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Top Hot Careers for College Grads

Just what constitutes a hot job for a college grad?  For the fourth straight year, a research team at UC San Diego Extension examined that question.

“Too often a graduate hears ‘congratulations’ and ‘now what?’ It may take months for the implications of ‘now what’ to sink in,” says Mary Walshok, associate vice chancellor of public programs and dean of Extension. “This is why Extension has made a commitment to ongoing research on trends in the workplace and the economy.”

The 2012 study used wage and employment information gathered by the U.S. Department of Labor’s Bureau of Labor Statistics and awarded points in four categories: The number of jobs in the field now, the 10-year projected growth from 2010 to 2020, the median wage and the work environment. The “work environment” label wraps together such factors as whether the job is indoors in an environmentally controlled setting, stress tolerance, time pressure, the amount of time spent dealing with unpleasant or angry people, the frequency of conflict situations, responsibility for others’ health and safety, and the consequences of mistakes.

Finally, a bridging parameter was used to account for the dilemma faced by so many college graduates struggling to find the right job in today’s economy: Can entry requirements for this field be met in two years or less by someone with a degree in a different area?

“In a changing and highly competitive job market, young graduates are often discouraged by their career horizons while working in low paid jobs,” says Walshok. “What we have learned through our work at UC San Diego Extension is that college grads increasingly need bridges to high quality employment. Those bridges help them understand where the job opportunities are, what the skill requirements are and how they can augment their Liberal Arts education with additional training and education to achieve their desired end – an interesting and challenging job with good compensation.”

After processing all the data, totaling the points and adding the bridging factor, 18 job categories emerge. There’s a clear pattern as to what directions our national workforce is taking: Ten of the in-demand listings are in computer-related fields, five are in medical, and three – cost estimators, personal financial advisors and management analysts – in a sense are occupations that process or adapt information generated by computers.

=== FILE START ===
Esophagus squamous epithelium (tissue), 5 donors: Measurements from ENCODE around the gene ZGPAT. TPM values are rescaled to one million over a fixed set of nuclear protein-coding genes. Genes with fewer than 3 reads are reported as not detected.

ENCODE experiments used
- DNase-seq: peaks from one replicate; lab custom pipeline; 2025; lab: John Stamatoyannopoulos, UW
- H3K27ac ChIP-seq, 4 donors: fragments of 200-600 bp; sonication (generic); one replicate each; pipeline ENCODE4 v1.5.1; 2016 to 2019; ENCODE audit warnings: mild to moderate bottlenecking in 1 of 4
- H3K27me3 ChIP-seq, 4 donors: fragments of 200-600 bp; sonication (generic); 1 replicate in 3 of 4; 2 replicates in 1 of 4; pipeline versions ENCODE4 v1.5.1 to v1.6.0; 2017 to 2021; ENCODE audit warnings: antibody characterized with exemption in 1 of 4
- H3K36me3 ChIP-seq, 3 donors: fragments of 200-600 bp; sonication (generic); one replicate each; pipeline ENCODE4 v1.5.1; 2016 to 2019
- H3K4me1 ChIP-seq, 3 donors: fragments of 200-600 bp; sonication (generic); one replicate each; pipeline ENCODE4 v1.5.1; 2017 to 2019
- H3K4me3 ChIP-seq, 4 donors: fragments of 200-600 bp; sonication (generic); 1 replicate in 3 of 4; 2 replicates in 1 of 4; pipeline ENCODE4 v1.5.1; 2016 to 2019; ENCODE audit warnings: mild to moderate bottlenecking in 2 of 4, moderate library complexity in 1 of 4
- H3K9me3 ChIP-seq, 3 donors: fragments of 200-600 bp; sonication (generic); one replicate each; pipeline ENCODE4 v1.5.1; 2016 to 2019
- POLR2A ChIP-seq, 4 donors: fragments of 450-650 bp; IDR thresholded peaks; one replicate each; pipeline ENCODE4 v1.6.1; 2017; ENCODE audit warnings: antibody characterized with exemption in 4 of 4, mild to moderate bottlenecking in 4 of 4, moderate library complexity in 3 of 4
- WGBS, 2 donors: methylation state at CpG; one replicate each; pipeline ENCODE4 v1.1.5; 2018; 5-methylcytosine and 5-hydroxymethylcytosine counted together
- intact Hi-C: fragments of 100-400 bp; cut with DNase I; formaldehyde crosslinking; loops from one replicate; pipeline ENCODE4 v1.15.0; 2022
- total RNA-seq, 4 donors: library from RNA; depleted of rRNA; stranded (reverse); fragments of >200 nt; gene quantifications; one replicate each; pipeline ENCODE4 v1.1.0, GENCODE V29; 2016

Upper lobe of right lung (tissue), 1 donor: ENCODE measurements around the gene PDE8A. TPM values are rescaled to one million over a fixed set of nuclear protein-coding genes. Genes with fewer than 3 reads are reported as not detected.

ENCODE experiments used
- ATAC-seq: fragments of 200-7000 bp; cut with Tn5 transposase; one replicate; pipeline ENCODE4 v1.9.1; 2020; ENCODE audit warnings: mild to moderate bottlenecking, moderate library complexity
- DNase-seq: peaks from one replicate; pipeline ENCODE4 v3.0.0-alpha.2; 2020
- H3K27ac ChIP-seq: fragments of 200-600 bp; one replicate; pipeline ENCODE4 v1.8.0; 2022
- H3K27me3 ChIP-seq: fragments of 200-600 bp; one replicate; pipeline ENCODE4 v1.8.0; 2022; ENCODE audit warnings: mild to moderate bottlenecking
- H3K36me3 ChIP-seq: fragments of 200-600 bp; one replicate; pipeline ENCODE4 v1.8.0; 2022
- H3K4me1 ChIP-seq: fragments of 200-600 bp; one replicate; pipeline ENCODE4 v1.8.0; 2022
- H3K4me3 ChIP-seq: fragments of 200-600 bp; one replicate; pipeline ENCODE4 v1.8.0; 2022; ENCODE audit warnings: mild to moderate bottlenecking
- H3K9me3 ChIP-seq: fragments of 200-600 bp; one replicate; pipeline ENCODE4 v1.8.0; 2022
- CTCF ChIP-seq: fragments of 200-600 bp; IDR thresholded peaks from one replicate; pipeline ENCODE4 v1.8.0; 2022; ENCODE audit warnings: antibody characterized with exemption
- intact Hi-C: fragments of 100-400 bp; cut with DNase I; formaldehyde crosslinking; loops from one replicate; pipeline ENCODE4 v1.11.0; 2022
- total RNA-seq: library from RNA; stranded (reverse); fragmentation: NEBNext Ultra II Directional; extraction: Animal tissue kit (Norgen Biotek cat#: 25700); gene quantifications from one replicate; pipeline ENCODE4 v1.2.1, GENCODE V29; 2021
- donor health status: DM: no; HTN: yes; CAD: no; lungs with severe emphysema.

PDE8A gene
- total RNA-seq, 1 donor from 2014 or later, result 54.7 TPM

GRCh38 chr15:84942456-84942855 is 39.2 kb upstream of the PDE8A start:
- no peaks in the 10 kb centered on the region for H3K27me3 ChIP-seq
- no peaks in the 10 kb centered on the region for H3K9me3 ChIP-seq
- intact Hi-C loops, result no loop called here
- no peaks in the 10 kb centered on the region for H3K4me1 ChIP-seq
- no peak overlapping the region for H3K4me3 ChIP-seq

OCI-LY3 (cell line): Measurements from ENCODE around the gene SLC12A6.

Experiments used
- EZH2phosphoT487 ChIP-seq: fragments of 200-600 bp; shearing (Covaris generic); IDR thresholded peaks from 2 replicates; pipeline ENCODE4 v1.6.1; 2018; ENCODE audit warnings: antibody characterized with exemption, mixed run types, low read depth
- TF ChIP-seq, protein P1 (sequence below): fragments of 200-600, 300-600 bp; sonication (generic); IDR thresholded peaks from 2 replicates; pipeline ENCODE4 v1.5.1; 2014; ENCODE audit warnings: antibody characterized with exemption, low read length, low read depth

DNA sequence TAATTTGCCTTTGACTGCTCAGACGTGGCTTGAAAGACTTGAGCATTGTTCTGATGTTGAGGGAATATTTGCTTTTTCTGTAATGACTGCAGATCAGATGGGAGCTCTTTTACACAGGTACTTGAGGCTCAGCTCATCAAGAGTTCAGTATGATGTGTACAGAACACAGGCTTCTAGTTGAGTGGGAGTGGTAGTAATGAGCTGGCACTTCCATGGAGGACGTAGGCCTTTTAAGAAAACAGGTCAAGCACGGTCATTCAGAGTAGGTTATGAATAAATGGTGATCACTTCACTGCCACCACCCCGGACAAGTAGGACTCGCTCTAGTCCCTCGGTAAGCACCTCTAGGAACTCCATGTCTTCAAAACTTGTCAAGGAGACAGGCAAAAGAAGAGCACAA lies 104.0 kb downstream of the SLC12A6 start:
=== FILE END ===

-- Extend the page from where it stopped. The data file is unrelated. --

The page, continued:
UC San Diego Extension, as the continuing education arm of the university has more than 56,000 enrollees annually in about 4,300 courses.

“UC San Diego Extension has put together an in-house research team under my direction which is doing more and more sophisticated assessments of employment trends and opportunities,” says Walshok. “To this end, this fourth special report on “Hot Careers for College Graduates” has taken a different tact. We have used an algorithm to draw up a list of 18 hot job categories that are typically within the reach of current and recent college graduates. Many of these jobs require some additional training beyond the college degree, but the ones we examined do not typically require Masters or Ph.D. degrees.

Veterinarians, registered nurses or advanced engineers are not on this list even though they are almost always in short supply. They are not included because they represent careers for which competitive admissions into long-term academic degree programs are typical. The occupations the report focuses on are careers for which an individual with a college degree and some additional education or training can qualify.

“Our experience with helping college grads build bridges to employment is heartening,” says Walshok. “We know it is possible for college grads to bridge into very high-quality jobs, many of which require technical skills, if they can find ways to increase their skills and networks through participation in an Extension Certificate.”

Top Five Hot Careers